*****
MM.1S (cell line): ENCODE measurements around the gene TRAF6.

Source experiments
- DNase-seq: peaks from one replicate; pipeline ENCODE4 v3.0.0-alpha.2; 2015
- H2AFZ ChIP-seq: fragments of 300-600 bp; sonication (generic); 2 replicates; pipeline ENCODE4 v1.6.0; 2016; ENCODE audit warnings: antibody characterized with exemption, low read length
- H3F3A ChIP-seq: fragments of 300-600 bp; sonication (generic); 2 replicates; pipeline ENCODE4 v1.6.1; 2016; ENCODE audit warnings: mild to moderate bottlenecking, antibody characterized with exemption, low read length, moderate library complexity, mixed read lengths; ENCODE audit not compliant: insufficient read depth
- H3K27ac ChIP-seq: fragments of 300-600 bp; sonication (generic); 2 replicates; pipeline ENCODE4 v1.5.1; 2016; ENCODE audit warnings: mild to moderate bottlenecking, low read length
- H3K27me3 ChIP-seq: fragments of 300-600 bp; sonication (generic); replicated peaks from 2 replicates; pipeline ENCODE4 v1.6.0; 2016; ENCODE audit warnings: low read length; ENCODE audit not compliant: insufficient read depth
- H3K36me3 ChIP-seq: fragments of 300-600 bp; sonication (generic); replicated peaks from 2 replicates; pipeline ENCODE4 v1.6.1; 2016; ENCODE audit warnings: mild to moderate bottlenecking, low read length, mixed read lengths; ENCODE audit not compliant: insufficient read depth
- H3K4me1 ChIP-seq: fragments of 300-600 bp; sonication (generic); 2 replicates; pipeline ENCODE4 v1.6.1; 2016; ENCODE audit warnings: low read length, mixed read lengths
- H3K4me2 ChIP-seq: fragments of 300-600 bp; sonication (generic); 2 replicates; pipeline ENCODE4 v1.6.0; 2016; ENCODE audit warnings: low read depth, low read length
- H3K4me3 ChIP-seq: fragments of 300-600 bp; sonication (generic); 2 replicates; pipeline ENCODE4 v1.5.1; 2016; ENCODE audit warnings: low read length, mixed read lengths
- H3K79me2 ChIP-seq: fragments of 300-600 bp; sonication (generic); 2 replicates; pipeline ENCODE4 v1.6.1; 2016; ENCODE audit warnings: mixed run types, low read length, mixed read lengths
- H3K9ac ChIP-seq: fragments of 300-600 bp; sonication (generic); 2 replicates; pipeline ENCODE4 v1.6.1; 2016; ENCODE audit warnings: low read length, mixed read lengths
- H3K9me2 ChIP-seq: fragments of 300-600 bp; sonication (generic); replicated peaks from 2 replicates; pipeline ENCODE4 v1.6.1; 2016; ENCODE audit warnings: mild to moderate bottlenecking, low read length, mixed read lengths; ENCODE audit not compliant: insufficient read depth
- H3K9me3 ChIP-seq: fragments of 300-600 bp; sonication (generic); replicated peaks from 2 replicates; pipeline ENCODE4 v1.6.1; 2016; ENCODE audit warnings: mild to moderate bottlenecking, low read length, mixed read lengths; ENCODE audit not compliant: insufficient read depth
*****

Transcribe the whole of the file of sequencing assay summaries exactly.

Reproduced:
MM.1S (cell line): ENCODE measurements around the gene TRAF6.

Source experiments
- DNase-seq: peaks from one replicate; pipeline ENCODE4 v3.0.0-alpha.2; 2015
- H2AFZ ChIP-seq: fragments of 300-600 bp; sonication (generic); 2 replicates; pipeline ENCODE4 v1.6.0; 2016; ENCODE audit warnings: antibody characterized with exemption, low read length
- H3F3A ChIP-seq: fragments of 300-600 bp; sonication (generic); 2 replicates; pipeline ENCODE4 v1.6.1; 2016; ENCODE audit warnings: mild to moderate bottlenecking, antibody characterized with exemption, low read length, moderate library complexity, mixed read lengths; ENCODE audit not compliant: insufficient read depth
- H3K27ac ChIP-seq: fragments of 300-600 bp; sonication (generic); 2 replicates; pipeline ENCODE4 v1.5.1; 2016; ENCODE audit warnings: mild to moderate bottlenecking, low read length
- H3K27me3 ChIP-seq: fragments of 300-600 bp; sonication (generic); replicated peaks from 2 replicates; pipeline ENCODE4 v1.6.0; 2016; ENCODE audit warnings: low read length; ENCODE audit not compliant: insufficient read depth
- H3K36me3 ChIP-seq: fragments of 300-600 bp; sonication (generic); replicated peaks from 2 replicates; pipeline ENCODE4 v1.6.1; 2016; ENCODE audit warnings: mild to moderate bottlenecking, low read length, mixed read lengths; ENCODE audit not compliant: insufficient read depth
- H3K4me1 ChIP-seq: fragments of 300-600 bp; sonication (generic); 2 replicates; pipeline ENCODE4 v1.6.1; 2016; ENCODE audit warnings: low read length, mixed read lengths
- H3K4me2 ChIP-seq: fragments of 300-600 bp; sonication (generic); 2 replicates; pipeline ENCODE4 v1.6.0; 2016; ENCODE audit warnings: low read depth, low read length
- H3K4me3 ChIP-seq: fragments of 300-600 bp; sonication (generic); 2 replicates; pipeline ENCODE4 v1.5.1; 2016; ENCODE audit warnings: low read length, mixed read lengths
- H3K79me2 ChIP-seq: fragments of 300-600 bp; sonication (generic); 2 replicates; pipeline ENCODE4 v1.6.1; 2016; ENCODE audit warnings: mixed run types, low read length, mixed read lengths
- H3K9ac ChIP-seq: fragments of 300-600 bp; sonication (generic); 2 replicates; pipeline ENCODE4 v1.6.1; 2016; ENCODE audit warnings: low read length, mixed read lengths
- H3K9me2 ChIP-seq: fragments of 300-600 bp; sonication (generic); replicated peaks from 2 replicates; pipeline ENCODE4 v1.6.1; 2016; ENCODE audit warnings: mild to moderate bottlenecking, low read length, mixed read lengths; ENCODE audit not compliant: insufficient read depth
- H3K9me3 ChIP-seq: fragments of 300-600 bp; sonication (generic); replicated peaks from 2 replicates; pipeline ENCODE4 v1.6.1; 2016; ENCODE audit warnings: mild to moderate bottlenecking, low read length, mixed read lengths; ENCODE audit not compliant: insufficient read depth